Ganadores del concurso (2024)

Jayesh Relwani Manghnani

Universidad de Sevilla

Me llamo Jayesh Relwani Manghnani y nací en Jaipur, India, pero crecí en España. Actualmente soy estudiante de último curso de Derecho en la Universidad de Sevilla. A lo largo de mi vida académica, he estado muy interesado en debates y actividades de oratoria, ya que creo que la comunicación y otras habilidades blandas son esenciales para nuestras carreras profesionales. Por ello, he tenido la oportunidad de ser miembro activo del club de debate de mi universidad, así como de participar en Modelos de Naciones Unidas y en diferentes competiciones de debate nacionales y locales. También me interesan los asuntos de seguridad nacional y defensa, y actualmente estoy terminando mi proyecto de fin de carrera sobre los Secretos de Estado en España y su regulación jurídica.


Since Ancient times, information has had a crucial role in public affairs and warfare. It has had a special value and a privileged position that made it worthy of States’ most protected secrecy, as a form of safeguarding power. On the other hand, the use of fake information has also been one of the instruments to achieve political and military objectives. Nowadays, it is no different. On the contrary, it has gained more importance than ever before, which keeps increasing daily thanks to new technologies like artificial intelligence. To the point that it has been widely said that data is the future fuel of the world¹. However, new potential threats with serious consequences not just for national, but also for global security have emerged as a consequence of the massive spread of disinformation through AI. Therefore, if we do not act from the beginning and take for granted these issues, we will make the same mistake that we made with fossil fuels: an uncontrolled technology with the capability of undermining our own security and existence. As a young student, I am aware of the youth’s possible limitations in the field of AI in comparison to experienced researchers and experts. However, I firmly believe that through simple, daily actions, we can contribute decisively to tackling the menaces of a digital world where it is becoming harder to discern the truth from falseness.

Firstly, from my own experience, effective results can be achieved through one of the most empowering tools in society: education. I believe that students must demand updated academic curricula which includes AI-related subjects as I believe that most syllabuses still do not contemplate them and that the first step to understand this revolutionary phenomenon is through an adequate study of it. What’s more, as a former member of the Debate Club at my university, I can say from my own experience that the youth is highly interested in learning and taking the lead, therefore permanent forums of discussion (at all levels, local, regional, national and international) and initiation into multidisciplinary research about global security and AI should be fostered at higher education institutions. These actions can offer us constructive, fact-based debates that promote a culture of peace and cooperation, which is essential in these bellicose times. Furthermore, in order to be heard and taken into consideration, the youth must have a permanent place at the heart of the political decision-making processes when it comes to disinformation and AI, especially in this current initial phase in which the world’s first AI Regulation Act² and AI-related International Treaty³ have been recently approved by European organizations4. Secondly, I defend that the implications of AI with defense ought to be taken into special consideration and a broader concept of security is desirable too, so its true importance can be appreciated5; one that englobes not just the military field, but also all other aspects of public and private affairs that can affect security indirectly, both at a national and an international level6. Finally, there is no doubt that the disruptive force of AI is widening even more the digital divide and that, us, as digital natives, we are still in a better position than older generations who may lack technological knowledge. Hence, I defend that in the face of the inexistence of an instrument to combat AI-generated fake news, for the time being, the best solution once again is education. This could be achieved through volunteering programs in which we can teach senior citizens and other vulnerable groups and provide them with the necessary tools to detect disinformation, so that their right to safe and secure technologies can be fulfilled7.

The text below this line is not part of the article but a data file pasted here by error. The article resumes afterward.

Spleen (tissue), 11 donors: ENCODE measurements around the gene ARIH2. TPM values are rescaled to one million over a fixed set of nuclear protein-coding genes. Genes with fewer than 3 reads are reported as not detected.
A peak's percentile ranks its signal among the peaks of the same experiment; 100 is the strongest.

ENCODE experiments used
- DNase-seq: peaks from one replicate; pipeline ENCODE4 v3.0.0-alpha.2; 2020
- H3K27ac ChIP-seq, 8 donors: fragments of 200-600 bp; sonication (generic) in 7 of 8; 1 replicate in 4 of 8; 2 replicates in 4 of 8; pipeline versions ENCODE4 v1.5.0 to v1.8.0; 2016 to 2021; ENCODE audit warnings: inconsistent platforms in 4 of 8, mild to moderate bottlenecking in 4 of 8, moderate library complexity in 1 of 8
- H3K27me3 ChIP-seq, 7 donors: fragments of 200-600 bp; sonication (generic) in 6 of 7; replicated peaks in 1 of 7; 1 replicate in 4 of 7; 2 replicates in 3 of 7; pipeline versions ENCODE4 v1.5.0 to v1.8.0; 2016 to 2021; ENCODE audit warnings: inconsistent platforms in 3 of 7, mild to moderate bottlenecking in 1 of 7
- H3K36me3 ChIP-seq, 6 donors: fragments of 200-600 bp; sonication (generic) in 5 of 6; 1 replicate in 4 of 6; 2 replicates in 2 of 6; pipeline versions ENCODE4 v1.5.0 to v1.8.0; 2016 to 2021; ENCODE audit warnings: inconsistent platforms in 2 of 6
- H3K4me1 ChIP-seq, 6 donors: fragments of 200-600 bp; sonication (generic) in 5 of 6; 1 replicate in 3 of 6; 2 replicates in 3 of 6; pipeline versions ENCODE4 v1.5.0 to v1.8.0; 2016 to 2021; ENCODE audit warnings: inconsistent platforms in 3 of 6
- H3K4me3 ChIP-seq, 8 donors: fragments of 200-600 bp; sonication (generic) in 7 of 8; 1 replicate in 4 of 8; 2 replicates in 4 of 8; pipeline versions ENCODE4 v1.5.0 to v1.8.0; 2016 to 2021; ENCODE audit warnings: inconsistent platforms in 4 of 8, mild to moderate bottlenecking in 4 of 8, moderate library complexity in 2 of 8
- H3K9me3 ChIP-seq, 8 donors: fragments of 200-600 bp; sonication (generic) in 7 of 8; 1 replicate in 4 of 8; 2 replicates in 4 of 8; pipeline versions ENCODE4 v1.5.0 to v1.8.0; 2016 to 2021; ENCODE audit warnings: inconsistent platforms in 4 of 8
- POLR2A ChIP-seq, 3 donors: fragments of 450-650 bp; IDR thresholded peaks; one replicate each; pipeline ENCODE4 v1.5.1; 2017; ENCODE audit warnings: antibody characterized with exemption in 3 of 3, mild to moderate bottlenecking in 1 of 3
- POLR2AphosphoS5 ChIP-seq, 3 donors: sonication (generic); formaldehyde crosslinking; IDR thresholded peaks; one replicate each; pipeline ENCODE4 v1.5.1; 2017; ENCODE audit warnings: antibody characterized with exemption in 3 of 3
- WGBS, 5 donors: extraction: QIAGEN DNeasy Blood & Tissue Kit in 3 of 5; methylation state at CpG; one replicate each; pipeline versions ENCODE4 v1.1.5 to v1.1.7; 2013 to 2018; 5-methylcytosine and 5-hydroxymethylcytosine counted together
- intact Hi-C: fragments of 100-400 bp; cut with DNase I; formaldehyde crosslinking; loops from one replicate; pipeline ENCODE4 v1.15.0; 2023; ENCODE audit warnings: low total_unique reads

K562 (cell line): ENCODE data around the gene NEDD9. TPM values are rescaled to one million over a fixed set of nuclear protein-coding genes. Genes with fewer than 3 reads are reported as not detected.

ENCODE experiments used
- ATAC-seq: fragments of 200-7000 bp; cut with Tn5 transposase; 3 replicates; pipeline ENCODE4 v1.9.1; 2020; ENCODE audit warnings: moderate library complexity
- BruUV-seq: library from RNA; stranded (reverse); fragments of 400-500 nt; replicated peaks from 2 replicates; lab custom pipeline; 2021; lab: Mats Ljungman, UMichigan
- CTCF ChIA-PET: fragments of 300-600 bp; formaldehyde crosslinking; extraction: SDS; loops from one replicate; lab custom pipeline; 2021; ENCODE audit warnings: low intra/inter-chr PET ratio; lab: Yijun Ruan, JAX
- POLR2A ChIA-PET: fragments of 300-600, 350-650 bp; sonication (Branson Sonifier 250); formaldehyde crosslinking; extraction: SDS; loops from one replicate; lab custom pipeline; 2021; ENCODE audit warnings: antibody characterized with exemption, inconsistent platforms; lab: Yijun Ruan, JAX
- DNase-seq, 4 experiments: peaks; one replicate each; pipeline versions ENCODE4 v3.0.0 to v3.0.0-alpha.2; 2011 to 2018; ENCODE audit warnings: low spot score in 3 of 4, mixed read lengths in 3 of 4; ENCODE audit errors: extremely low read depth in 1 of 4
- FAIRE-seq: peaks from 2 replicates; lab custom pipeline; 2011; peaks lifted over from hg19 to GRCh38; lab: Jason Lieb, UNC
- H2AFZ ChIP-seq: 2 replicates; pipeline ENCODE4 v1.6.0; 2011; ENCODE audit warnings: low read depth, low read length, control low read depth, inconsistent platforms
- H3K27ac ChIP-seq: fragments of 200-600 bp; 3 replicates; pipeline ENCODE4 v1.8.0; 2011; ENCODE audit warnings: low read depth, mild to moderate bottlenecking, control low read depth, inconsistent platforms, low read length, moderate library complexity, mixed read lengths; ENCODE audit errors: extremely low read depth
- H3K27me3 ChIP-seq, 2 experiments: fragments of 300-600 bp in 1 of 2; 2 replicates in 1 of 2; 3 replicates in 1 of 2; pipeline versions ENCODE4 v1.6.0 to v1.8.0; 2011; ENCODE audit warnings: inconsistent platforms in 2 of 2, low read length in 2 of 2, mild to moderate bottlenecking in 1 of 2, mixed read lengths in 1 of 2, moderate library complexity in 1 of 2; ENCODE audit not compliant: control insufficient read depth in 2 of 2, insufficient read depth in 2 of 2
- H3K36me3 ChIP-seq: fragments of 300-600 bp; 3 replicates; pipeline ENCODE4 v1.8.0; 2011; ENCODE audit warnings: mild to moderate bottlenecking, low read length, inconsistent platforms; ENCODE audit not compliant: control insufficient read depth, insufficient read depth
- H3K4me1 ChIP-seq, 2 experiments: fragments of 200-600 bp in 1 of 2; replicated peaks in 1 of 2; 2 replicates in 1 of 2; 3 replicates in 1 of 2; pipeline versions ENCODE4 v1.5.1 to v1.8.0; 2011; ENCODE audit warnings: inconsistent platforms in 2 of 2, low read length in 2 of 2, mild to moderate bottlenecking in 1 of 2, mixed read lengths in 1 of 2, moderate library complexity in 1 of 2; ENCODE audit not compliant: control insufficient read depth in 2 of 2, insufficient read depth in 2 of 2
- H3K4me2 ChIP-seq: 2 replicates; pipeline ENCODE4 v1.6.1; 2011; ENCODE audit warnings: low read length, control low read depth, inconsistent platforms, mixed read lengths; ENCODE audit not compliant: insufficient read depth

To sum up, in the current context in which AI is developing at an extremely fast rate and in the absence of a definitive solution to massive spread of disinformation, my proposals for the youth’s role in this field are based on three simple, yet effective pillars: education, an active commitment and participation and the sharing of knowledge in the interest of the community.




4 Different initiatives, like the European Student Assembly can be the perfect platform to implement the debate culture and political feedback that I defend in the field of AI and disinformation.

5 Spain’s Central Military Court already defined national defense in its judgement of 11th of July 1989 as an “essential function of the State that goes beyond the military dimension to integrate in the general policy of the State, considering military, international, socioeconomic and even scientific demands”.

6 For example, I believe that misinformation about COVID-19 vaccines was not just a matter of public health, but also of national security.